Political upheaval was caused in Athens after scenarios emerged that Greece’s creditors want main opposition New Democracy party to commit to the implementation of reforms in the post-bailout program period.
According to reports in local media, the government was thought to be contemplating to call for the ratification of any agreement on new measures by an extended Parliamentary majority of 180 MPs of the 300-member House.
Greek government spokesman, Dimitris Tzanakopoulos, said the government has the required majority to ratify any measures agreed with creditors as part of a deal to wrap up the ongoing bailout program review. He added that the government majority is provided by the Constitution and that creditors do not have any saying with regards to constitutional issues.
“Any demand from the IMF to New Democracy is an issue of the IMF and New Democracy; and does not have any legal effect”, the spokesman said.
New Democracy was quick to rule out any possibility of voting in favor of any measures the government brings to parliament. “We shall not whitewash the government’s mistakes,” ND vice president Costis Hatzidakis told Skai television on Wednesday.
Earlier this week French Finance Minister Michel Sapin, revealed that the International Monetary Fund wanted Greece’s main conservative opposition party to give reassurances that if it comes to power it will not pull the plug on any measures set to take effect beyond 2019.
The IMF denied it required commitments from Greece’s opposition parties, however, the German Finance Minister rekindled this scenario. Wolfgang Schaeuble told reporters that a commitment would be required so that the legislation of the post-2019 measures “will have substance, irrespective of the elections and their outcome” adding that this was nothing new.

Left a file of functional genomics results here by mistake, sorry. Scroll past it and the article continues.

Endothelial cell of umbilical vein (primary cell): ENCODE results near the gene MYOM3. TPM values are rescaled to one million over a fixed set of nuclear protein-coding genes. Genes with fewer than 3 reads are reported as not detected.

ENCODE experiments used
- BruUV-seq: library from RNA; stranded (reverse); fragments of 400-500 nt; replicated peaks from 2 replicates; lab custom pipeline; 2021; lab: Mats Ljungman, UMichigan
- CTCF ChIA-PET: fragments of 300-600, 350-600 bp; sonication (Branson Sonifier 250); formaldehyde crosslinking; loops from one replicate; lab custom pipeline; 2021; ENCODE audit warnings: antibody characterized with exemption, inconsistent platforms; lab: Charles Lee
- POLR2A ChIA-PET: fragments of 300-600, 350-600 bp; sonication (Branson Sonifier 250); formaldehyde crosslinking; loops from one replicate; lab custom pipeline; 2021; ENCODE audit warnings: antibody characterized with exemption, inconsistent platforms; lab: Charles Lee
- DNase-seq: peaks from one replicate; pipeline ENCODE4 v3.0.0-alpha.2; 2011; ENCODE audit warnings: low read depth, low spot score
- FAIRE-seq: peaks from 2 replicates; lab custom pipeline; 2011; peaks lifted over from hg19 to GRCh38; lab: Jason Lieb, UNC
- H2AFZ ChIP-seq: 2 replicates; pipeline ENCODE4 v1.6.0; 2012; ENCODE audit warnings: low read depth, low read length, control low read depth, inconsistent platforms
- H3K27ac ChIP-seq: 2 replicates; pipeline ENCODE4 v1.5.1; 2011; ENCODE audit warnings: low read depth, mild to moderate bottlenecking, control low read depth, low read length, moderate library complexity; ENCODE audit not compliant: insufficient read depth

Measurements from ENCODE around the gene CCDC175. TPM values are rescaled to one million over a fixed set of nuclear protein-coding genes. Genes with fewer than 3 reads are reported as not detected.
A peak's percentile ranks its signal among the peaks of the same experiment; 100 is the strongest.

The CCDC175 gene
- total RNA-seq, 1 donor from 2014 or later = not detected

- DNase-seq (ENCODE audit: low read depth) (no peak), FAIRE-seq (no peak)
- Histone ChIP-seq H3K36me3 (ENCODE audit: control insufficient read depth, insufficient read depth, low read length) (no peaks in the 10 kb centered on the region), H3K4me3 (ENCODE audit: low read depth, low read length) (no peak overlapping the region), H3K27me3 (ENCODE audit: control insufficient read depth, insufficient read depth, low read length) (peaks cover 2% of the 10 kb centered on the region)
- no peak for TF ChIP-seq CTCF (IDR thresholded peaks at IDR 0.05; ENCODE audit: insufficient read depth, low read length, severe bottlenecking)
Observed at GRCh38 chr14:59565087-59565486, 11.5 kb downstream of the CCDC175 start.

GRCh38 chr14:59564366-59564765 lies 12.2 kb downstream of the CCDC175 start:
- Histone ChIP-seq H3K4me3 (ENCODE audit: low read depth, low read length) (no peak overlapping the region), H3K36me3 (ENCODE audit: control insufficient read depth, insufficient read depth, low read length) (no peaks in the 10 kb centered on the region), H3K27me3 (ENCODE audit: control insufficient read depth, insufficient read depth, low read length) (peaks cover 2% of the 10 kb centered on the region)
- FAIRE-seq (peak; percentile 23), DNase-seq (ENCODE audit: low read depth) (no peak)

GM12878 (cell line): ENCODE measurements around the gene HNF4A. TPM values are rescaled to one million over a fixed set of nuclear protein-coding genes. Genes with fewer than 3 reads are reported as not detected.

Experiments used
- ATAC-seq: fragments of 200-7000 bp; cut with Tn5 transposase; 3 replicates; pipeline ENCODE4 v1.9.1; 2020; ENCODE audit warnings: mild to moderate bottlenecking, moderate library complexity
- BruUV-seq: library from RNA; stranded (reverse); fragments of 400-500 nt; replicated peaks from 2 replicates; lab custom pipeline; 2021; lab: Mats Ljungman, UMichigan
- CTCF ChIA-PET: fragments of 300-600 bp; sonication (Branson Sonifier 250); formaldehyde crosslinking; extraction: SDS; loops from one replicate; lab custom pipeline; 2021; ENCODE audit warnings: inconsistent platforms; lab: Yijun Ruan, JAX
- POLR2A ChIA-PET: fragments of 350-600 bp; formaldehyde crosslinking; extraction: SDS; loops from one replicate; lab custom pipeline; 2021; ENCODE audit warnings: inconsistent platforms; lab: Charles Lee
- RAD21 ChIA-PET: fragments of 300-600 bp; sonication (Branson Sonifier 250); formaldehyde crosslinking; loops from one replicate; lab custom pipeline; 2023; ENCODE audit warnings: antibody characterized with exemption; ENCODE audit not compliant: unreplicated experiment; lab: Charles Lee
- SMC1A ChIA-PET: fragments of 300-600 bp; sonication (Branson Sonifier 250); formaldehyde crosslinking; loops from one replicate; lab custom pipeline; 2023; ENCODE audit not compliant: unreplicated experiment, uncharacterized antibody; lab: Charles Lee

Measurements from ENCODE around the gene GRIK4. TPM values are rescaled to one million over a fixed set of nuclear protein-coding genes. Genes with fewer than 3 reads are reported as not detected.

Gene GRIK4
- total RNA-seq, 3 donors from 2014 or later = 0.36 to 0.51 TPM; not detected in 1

According to New Democracy such an issue was never raised during party leader Kyriakos Mitsotakis’ recent visits to Brussels and Berlin.
Interior Minister Panos Skourletis suggested last week that the Syriza-ANEL coalition should seek the support of an enhanced parliamentary majority for any agreement with creditors. “There is a need for the additional measures to be voted for by a wide majority in Parliament,” Skourletis told a radio station. “I don’t know if that will be 180 MPs, more or less” Skourletis said, making clear that he was expressing a personal view.
According to analysts, the government is leveraging in its ongoing talks with creditors the difficulty it is finding to push extra austerity and unpopular reforms through parliament./IBNA